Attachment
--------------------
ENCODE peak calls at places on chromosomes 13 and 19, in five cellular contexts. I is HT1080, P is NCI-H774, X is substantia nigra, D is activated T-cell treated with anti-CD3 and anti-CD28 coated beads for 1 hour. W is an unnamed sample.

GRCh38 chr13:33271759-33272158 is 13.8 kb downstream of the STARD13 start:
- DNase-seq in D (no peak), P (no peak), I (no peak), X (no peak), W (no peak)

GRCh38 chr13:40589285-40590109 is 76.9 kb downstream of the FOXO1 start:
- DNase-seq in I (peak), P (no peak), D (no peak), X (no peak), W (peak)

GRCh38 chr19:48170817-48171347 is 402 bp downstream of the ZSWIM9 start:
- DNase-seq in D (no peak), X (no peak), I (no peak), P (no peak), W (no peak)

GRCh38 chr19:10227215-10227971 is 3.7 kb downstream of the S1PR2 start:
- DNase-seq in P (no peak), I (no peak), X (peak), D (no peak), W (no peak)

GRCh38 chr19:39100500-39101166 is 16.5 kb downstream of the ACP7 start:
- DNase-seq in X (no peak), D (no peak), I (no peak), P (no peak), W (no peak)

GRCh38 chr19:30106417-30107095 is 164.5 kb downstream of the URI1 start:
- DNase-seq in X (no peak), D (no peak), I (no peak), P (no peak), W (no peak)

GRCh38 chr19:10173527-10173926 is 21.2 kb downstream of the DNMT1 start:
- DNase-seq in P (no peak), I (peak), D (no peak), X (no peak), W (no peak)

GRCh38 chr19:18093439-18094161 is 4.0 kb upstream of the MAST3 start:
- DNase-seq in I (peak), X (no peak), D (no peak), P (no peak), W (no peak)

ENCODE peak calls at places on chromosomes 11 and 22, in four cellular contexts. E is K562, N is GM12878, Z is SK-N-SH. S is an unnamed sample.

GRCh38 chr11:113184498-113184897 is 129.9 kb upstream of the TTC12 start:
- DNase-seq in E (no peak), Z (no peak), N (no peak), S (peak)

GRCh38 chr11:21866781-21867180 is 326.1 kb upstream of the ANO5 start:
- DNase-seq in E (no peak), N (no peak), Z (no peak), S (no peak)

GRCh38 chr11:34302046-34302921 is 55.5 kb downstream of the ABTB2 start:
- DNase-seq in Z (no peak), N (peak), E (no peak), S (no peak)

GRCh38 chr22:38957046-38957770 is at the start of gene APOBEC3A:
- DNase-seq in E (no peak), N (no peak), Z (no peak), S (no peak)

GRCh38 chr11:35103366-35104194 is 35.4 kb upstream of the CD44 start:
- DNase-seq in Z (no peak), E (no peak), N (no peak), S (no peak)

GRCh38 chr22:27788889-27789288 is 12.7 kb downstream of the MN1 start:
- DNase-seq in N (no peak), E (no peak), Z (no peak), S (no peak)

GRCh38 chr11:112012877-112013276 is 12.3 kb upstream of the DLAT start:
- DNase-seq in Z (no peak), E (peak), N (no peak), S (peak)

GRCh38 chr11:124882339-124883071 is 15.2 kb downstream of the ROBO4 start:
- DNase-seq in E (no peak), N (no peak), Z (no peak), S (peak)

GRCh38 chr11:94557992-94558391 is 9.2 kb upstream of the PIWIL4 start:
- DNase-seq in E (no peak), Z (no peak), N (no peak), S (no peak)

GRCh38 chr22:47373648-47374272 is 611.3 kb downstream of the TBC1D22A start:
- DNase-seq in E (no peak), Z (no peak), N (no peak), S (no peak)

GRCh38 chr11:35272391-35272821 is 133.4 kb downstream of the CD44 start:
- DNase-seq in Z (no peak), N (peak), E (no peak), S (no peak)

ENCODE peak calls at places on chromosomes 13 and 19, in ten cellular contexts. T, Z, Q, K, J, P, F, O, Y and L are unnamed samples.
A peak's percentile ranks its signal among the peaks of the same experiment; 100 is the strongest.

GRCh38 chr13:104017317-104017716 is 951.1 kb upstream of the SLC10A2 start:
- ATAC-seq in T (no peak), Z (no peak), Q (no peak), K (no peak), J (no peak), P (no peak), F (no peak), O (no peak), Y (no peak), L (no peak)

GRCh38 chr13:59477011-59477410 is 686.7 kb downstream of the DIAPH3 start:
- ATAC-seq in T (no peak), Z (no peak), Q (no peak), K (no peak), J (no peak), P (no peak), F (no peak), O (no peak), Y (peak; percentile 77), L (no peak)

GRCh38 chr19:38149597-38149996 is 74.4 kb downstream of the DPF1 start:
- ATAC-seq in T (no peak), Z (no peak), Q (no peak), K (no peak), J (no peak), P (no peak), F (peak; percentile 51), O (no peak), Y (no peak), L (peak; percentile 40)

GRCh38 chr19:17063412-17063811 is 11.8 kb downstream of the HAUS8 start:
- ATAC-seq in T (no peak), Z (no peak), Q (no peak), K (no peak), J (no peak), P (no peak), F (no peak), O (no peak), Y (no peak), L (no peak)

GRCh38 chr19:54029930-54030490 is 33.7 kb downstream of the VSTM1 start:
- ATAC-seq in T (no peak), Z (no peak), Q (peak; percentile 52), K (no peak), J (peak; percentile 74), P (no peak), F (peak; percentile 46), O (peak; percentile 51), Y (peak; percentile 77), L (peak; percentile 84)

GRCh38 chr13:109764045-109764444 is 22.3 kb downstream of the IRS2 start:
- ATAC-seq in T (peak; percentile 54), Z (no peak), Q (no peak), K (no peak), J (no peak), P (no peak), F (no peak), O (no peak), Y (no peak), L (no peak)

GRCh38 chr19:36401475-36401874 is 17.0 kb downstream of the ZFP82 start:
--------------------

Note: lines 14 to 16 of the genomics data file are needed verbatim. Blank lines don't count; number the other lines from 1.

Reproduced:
GRCh38 chr19:10173527-10173926 is 21.2 kb downstream of the DNMT1 start:
- DNase-seq in P (no peak), I (peak), D (no peak), X (no peak), W (no peak)

GRCh38 chr19:18093439-18094161 is 4.0 kb upstream of the MAST3 start: